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Ivan J. Eberle
15-May-2009, 06:56
Assuming all else to be equal (focal length, grinding and polishing accuracy, glass formulation, collimation/manufacturing tolerances), would a lens that is optimized for a larger image circle than 4x5 inherently have lower resolution than one optimized for the format?

ic-racer
15-May-2009, 07:05
Light passing through the center is not bent as much by the glass, therefore, can retain resolution. Thats my thought based on empiric data.

Arne Croell
15-May-2009, 07:08
Does "all else" include the price/manufacturing cost?

Gem Singer
15-May-2009, 07:55
I'm not an optical engineer, but this is what I have discovered. A lens with huge coverage ability is not less sharp when used with a smaller format.

In fact, it seems to be sharper when used with the smaller format, since it is only using the center section of the image circle.

For example, I have a Nikkor f8 120SW and a Nikkor f9 300M. both lenses have image circles and will cover 8X10. When used for the 4X5 format, they are extremely sharp.

Emmanuel BIGLER
15-May-2009, 08:18
would a lens that is optimized for a larger image circle than 4x5 inherently have lower resolution than one optimized for the format?

It is very difficult to give a clear answer to the question because it depends how you compare the final results.

The first answer that comes to mind would be to say : yes if you compare the same lens design, same glass, same manufacturer, larger lenses for larger formats have lesser resolution than shorter lenses for smaller formats, with the same angular coverage.
The reason is that the residual geometrical aberrations scale exactly like the size of the lens elements.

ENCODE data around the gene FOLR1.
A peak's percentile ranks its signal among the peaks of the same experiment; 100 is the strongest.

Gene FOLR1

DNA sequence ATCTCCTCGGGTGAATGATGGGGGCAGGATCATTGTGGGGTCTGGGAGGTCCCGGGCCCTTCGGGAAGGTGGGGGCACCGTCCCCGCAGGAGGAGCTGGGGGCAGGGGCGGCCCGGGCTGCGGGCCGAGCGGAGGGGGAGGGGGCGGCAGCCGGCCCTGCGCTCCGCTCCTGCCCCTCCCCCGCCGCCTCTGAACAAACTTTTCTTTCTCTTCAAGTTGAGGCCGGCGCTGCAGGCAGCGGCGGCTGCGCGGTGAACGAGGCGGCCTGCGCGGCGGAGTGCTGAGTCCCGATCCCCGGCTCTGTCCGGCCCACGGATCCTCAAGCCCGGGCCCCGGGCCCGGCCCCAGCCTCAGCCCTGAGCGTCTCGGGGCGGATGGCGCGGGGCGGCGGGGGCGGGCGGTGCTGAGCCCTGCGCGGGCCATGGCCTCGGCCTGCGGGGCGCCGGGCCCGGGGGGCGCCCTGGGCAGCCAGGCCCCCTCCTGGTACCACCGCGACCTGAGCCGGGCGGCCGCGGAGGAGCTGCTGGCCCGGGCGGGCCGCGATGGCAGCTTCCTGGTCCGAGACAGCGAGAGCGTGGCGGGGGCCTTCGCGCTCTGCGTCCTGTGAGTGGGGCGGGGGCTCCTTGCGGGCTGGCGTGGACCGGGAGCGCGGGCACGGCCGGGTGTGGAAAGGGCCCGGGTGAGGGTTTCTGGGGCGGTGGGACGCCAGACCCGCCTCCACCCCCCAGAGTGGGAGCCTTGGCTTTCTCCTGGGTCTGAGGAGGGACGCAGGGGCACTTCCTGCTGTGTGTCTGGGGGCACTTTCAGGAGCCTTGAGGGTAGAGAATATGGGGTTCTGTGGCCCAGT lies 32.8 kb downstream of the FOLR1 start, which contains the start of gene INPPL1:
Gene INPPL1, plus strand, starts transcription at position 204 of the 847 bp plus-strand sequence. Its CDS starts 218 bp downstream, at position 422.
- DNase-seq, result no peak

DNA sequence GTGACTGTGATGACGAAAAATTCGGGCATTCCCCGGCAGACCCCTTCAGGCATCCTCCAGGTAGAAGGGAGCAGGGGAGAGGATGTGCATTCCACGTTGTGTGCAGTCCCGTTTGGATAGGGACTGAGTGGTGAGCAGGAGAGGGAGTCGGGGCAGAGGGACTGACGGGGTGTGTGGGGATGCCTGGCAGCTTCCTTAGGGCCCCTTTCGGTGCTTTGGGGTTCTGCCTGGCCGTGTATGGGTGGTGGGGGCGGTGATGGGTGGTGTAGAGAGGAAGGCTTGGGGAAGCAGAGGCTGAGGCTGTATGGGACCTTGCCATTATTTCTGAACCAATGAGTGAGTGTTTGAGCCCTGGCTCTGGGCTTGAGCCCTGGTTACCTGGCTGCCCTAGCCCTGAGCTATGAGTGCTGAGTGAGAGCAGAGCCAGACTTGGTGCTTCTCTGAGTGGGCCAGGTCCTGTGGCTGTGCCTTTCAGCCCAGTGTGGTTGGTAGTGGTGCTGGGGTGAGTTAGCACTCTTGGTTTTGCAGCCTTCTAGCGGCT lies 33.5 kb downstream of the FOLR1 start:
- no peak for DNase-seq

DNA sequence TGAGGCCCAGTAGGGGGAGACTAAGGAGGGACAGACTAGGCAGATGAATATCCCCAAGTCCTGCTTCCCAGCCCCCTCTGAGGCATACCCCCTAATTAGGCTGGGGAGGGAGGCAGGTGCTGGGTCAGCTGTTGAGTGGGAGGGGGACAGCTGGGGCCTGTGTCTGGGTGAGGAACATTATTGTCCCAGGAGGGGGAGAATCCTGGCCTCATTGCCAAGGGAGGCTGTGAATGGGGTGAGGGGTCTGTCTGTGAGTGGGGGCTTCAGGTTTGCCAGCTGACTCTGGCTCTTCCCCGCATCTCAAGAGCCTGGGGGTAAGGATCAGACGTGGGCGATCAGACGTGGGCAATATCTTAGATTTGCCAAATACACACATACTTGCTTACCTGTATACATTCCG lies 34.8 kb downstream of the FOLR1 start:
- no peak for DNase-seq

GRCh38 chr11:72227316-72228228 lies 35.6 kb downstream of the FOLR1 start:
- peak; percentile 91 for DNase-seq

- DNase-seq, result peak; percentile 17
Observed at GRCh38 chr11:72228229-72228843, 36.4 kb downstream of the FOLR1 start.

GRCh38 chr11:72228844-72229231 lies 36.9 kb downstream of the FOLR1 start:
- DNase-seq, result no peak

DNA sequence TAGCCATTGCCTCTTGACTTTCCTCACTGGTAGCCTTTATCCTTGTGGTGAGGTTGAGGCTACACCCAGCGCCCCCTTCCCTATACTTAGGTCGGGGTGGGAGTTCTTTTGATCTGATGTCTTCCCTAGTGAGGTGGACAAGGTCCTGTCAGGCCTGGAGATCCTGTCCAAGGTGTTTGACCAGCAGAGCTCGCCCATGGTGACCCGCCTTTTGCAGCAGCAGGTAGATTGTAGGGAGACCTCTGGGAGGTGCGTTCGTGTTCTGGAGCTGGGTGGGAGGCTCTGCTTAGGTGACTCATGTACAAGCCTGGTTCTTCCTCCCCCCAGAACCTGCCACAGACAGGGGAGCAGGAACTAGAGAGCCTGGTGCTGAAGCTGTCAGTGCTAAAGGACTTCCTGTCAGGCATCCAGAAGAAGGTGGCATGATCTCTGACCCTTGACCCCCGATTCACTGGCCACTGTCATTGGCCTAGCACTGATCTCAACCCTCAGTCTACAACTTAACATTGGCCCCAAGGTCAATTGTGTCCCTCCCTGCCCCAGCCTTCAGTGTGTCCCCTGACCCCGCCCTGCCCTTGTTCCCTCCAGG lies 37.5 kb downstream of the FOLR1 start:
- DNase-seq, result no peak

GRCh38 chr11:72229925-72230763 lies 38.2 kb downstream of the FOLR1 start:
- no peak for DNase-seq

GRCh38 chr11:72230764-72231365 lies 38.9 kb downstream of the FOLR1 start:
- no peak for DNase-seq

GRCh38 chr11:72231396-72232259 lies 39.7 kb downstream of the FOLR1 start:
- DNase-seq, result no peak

However, diffraction effects do not scale like this since the wavelength of light is the same for all lenses. So for short focal lengths used on small image detectors in order to avoid diffraction you cannot stop down as much as you can do in large format.
So this makes the comparison difficult between lenses of similar design but optimised for different detector sizes since the best f-stop is not the same for different focal lengths.

For top-class lenses operating close to the diffraction limits, the best f-stop number N, for a given family of designs like the 6-element standard view camera lenses, actually follows an empirical law that you can derive by compiling the best f-stop recommended by manufacturers for the same design offered on catalogue in different focal lengths.
For older 6-element standard lenses we have N_best approx equal to the focal length in mm divided by 8 mm : N_best is betwwen 16 and 22 for a classical 150 mm standrda LF lens.
For top-class recent lenses like the apo-sironar-S, the apo-symmar L and "digital" lenses covering approximately the same angle (70-75) N_best would be something like the focal length in mm divided by 11 mm, yielding something between 11 and 16 for the best 150 mm available today, something between 5.6 and 8 for the best 75mm lenses, a range of best f-numbers actually corresponding to old planar/xenotar designs in medium format for decades, and not far from what modern digital view camera lenses demand in order to keep the image with as little diffraction effects as possible.

If we use the various lenses for various formats at the best f-stop and consider that in this situation the actual resolution limit combining aberration and diffraction is something like 1.4 times the size of the diffraction effect alone, we get a simple scaling law, the minimum detectable spot size scales like the focal length also.

As you see the question of using with the same image format various lenses of same focal lengths but various angles of coverage is not an easy one. Arne is right to mention price and manufacturing costs. If we do take into account only a reasonable cost for the lenses in use, I would expect a standard 150mm lens covering 70-75 on the 4x5" format to perform better in this angle that the central portion of a 150mm/110 ultra-wide angle lens covering the 8x10" format.

But in practice there are some good surprises and I agree totally with Gem Singer.
I use regularly a 75 mm Grandagon-N lens, 6 elements, covering 102. The image quality delivered by this lens stopped down to f/11 is superb, on the central portion of a 6x9 image or rollfilm is by no way poorer than what I am used to see with a Rollei or a Hasselblad MF camera fitted with a standard 75 or a 80 stopped down to f/11...